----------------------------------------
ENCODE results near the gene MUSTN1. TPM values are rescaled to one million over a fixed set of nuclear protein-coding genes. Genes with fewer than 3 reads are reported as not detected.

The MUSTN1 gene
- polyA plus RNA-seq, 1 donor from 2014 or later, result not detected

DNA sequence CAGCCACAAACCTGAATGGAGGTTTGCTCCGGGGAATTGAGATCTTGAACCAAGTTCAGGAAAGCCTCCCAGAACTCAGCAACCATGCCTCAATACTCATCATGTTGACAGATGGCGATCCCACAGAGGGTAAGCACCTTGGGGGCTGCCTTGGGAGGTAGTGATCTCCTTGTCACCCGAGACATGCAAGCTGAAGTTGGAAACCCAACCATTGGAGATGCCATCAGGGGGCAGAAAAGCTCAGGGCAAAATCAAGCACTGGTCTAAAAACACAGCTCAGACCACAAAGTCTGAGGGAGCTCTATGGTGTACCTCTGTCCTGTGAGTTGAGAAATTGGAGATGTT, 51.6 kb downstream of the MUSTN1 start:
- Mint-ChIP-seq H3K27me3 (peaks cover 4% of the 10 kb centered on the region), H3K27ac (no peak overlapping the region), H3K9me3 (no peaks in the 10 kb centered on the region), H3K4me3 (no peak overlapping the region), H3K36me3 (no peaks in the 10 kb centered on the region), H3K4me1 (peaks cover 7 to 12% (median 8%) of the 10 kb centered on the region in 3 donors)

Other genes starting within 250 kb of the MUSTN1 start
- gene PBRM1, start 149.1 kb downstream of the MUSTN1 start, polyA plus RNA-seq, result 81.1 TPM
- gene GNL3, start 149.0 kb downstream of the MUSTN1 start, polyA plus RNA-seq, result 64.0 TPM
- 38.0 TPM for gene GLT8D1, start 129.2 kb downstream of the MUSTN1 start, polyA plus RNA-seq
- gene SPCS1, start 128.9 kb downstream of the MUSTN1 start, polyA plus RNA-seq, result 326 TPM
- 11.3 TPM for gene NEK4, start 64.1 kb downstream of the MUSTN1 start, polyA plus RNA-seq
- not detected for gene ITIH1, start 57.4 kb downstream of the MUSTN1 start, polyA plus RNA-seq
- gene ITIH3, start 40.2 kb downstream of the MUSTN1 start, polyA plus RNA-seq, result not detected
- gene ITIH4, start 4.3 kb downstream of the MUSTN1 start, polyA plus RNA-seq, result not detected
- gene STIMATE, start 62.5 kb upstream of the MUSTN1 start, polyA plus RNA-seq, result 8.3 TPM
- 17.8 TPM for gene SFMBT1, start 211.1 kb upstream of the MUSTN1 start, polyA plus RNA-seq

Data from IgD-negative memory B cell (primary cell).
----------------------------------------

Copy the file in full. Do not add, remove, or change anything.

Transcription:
ENCODE results near the gene MUSTN1. TPM values are rescaled to one million over a fixed set of nuclear protein-coding genes. Genes with fewer than 3 reads are reported as not detected.

The MUSTN1 gene
- polyA plus RNA-seq, 1 donor from 2014 or later, result not detected

DNA sequence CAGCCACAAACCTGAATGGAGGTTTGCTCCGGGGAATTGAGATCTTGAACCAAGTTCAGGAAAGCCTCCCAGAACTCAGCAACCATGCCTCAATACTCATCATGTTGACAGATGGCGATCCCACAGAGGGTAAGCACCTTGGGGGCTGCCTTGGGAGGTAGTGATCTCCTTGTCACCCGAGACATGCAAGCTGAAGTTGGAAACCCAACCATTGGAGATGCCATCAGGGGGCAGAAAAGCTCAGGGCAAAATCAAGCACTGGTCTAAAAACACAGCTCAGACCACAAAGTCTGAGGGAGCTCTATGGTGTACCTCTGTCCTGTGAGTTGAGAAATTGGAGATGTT, 51.6 kb downstream of the MUSTN1 start:
- Mint-ChIP-seq H3K27me3 (peaks cover 4% of the 10 kb centered on the region), H3K27ac (no peak overlapping the region), H3K9me3 (no peaks in the 10 kb centered on the region), H3K4me3 (no peak overlapping the region), H3K36me3 (no peaks in the 10 kb centered on the region), H3K4me1 (peaks cover 7 to 12% (median 8%) of the 10 kb centered on the region in 3 donors)

Other genes starting within 250 kb of the MUSTN1 start
- gene PBRM1, start 149.1 kb downstream of the MUSTN1 start, polyA plus RNA-seq, result 81.1 TPM
- gene GNL3, start 149.0 kb downstream of the MUSTN1 start, polyA plus RNA-seq, result 64.0 TPM
- 38.0 TPM for gene GLT8D1, start 129.2 kb downstream of the MUSTN1 start, polyA plus RNA-seq
- gene SPCS1, start 128.9 kb downstream of the MUSTN1 start, polyA plus RNA-seq, result 326 TPM
- 11.3 TPM for gene NEK4, start 64.1 kb downstream of the MUSTN1 start, polyA plus RNA-seq
- not detected for gene ITIH1, start 57.4 kb downstream of the MUSTN1 start, polyA plus RNA-seq
- gene ITIH3, start 40.2 kb downstream of the MUSTN1 start, polyA plus RNA-seq, result not detected
- gene ITIH4, start 4.3 kb downstream of the MUSTN1 start, polyA plus RNA-seq, result not detected
- gene STIMATE, start 62.5 kb upstream of the MUSTN1 start, polyA plus RNA-seq, result 8.3 TPM
- 17.8 TPM for gene SFMBT1, start 211.1 kb upstream of the MUSTN1 start, polyA plus RNA-seq

Data from IgD-negative memory B cell (primary cell).